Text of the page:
The Road Taken: Euphoria

I have a plastic container. I keep this container burrowed in the back of the closet that I share with G. It is mine.  One of two filled with letters, poems and countless journal entries. G and I have been married almost two years now. He is still steeped in graduate school, classes, research, late night study groups.  I am a graduate school widow. I might as well be single and living alone.

We left the treehouse for a two-bedroom condo in this place.

G and I had moved out of the tree house and into a condo we’d purchased in the Northgate area, about 10 minutes north of the campus.  Fifteen in traffic. It stresses him to be so far from the school, since he has to be there all the time.

But it is our own place, two bedrooms, two bathrooms, on two floors. What more could we want? On this particular Saturday, G had left early for the lab, as usual, and I am organizing. One of my favorite pastimes.  I pull out my containers to see what I can trash, what I can consolidate.  Every letter my mother has written me is here, so are the letters of my friends from school, my friends from Maryland, my friends from camp.  I’ve kept them all.  Even notebooks and composition books from elementary school, I find these hard to discard. My life is in these containers.  Here, too, are letters G had written me when he was already in Seattle and I still in Maryland.  Folder after folder, I open and lose myself, once again, in memories of old friends.  Which is when, I come to a folder marked, simply, “R.”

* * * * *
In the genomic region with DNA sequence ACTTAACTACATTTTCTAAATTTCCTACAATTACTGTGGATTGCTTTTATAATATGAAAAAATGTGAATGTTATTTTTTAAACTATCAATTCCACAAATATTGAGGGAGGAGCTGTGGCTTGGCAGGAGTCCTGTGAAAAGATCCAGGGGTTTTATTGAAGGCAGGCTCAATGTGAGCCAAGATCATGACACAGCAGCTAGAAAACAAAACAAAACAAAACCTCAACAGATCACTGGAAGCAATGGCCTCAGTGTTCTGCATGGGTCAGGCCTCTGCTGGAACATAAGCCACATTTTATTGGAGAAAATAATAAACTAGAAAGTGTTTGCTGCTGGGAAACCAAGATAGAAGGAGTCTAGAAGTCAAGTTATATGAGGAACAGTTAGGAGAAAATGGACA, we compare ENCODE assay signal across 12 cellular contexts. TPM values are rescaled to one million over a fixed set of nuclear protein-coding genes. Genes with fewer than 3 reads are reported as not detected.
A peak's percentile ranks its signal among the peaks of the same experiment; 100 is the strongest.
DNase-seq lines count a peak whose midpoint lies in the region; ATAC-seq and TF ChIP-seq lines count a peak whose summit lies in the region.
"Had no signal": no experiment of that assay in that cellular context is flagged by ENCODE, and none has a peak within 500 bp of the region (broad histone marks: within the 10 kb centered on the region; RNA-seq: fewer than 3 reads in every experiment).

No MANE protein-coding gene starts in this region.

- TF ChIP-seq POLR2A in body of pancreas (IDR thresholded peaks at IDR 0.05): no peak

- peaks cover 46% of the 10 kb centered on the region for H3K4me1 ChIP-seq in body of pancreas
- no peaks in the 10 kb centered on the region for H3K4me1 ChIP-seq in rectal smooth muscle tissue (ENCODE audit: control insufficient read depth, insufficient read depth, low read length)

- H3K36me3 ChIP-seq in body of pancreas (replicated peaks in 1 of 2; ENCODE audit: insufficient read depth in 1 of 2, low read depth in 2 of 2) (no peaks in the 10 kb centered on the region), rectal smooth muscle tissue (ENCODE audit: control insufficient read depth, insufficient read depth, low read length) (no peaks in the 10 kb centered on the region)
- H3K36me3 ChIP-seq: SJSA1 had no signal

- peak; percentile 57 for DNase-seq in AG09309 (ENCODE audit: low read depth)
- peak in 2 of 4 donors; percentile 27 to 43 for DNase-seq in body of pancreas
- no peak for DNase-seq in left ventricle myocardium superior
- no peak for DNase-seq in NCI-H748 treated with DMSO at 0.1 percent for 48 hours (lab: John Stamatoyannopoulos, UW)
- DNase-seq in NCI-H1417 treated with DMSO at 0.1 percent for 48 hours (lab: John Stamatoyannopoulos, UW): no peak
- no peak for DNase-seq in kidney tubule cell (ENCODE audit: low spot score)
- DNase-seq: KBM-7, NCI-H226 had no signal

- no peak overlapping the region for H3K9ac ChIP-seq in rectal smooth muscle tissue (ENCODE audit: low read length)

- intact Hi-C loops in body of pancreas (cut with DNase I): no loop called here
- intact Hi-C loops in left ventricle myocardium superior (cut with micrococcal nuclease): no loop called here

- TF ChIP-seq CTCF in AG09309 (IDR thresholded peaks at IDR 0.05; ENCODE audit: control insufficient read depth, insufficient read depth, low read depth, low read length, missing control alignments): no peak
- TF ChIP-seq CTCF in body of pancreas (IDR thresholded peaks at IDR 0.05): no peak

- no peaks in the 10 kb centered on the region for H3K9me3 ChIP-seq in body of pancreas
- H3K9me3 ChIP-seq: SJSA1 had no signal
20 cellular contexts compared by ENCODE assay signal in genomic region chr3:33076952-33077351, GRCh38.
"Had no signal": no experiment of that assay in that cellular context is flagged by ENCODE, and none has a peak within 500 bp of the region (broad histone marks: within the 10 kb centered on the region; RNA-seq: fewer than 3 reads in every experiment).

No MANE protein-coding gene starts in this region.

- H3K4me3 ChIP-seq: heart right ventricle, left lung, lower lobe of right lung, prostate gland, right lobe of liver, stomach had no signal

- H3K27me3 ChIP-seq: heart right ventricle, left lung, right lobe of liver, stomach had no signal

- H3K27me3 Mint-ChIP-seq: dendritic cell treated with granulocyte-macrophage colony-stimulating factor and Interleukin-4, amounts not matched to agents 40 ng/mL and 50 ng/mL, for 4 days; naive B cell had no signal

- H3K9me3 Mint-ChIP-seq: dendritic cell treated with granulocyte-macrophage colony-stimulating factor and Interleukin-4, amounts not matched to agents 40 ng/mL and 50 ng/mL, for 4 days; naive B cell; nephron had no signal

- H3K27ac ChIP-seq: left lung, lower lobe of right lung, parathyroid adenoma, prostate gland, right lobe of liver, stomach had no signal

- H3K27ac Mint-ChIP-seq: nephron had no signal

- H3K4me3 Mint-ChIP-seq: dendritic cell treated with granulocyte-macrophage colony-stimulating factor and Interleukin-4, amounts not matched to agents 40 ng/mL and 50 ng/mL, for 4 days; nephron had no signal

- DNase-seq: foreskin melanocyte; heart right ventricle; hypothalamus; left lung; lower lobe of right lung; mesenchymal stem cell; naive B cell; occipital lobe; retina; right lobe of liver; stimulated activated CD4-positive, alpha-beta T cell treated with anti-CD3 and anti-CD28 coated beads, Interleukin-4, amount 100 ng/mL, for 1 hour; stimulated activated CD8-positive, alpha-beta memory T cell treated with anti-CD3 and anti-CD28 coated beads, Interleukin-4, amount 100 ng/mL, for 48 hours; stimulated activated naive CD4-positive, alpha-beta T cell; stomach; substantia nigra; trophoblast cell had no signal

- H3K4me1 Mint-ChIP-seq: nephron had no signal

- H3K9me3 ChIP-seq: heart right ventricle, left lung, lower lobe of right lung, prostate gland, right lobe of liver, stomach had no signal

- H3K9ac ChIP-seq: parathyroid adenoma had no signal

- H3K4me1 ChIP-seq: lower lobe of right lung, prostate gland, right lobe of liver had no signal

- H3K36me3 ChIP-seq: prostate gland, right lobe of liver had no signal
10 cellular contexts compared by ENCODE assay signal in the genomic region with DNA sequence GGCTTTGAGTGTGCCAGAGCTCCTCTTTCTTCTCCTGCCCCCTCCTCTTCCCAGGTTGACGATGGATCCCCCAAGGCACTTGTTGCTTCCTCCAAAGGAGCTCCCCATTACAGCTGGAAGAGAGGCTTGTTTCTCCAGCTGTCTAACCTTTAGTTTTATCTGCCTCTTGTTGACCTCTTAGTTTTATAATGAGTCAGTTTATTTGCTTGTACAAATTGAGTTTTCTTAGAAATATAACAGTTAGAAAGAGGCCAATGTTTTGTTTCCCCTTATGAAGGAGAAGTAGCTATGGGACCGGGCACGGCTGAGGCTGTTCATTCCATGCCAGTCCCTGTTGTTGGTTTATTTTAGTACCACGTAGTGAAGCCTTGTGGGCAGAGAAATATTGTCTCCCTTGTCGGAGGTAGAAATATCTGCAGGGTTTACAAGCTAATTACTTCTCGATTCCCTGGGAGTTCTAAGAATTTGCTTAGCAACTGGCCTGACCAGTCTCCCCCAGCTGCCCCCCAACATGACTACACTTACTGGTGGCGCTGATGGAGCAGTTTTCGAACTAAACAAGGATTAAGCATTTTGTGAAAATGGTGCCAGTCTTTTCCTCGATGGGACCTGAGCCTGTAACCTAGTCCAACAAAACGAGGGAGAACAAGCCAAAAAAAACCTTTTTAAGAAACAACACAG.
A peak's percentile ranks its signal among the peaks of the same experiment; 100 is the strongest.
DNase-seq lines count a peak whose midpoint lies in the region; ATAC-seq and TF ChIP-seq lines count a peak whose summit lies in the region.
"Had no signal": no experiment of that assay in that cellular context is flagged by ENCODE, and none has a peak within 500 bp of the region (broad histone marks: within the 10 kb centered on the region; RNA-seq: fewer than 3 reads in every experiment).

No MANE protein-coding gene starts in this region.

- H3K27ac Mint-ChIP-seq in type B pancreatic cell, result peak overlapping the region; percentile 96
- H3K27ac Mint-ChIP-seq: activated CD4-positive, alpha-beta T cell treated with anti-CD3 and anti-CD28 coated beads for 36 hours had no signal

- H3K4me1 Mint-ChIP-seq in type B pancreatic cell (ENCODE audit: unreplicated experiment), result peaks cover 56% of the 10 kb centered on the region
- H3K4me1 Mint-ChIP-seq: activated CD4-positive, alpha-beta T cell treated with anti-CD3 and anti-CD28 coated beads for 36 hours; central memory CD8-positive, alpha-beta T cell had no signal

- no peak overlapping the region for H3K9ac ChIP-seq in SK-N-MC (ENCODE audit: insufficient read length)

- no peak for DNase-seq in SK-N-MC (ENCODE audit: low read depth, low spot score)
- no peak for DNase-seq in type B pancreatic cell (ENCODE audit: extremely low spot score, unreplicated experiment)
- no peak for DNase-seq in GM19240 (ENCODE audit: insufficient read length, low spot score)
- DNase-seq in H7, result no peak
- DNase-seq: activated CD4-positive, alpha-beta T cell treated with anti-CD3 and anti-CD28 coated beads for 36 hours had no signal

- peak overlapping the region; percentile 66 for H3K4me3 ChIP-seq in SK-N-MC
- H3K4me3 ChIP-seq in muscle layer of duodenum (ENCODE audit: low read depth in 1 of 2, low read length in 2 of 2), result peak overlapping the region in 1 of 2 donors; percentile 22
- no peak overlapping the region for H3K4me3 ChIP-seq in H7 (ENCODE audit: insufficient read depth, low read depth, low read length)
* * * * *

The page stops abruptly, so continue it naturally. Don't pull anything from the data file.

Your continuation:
“R” is for Rick. It has been quite a while since I’ve thought of Rick. Even longer since I last saw him. Two years. And now, I feel my heart aching all over again, for him. My yearning for him hasn’t abated one bit. Here are my journal entries, poems I’d written about him. About us. Euphoric, is how he made me feel. I’d never felt that way about anyone, not until I met Rick. His passion for life was contagious and here on these pages is the proof.  Proof of what we had, of what he meant to me, and what I meant to him.  His notes, his desires.

There are aspects of him I shall never forget. Like the slight Southern twang in his voice.  His honesty and warmth, the love in his heart, and the longing sensation I’d get when he smiled at me. The memories of the days we spent together, so short, so fleeting, still feel fresh. And now, the memories are all that are left.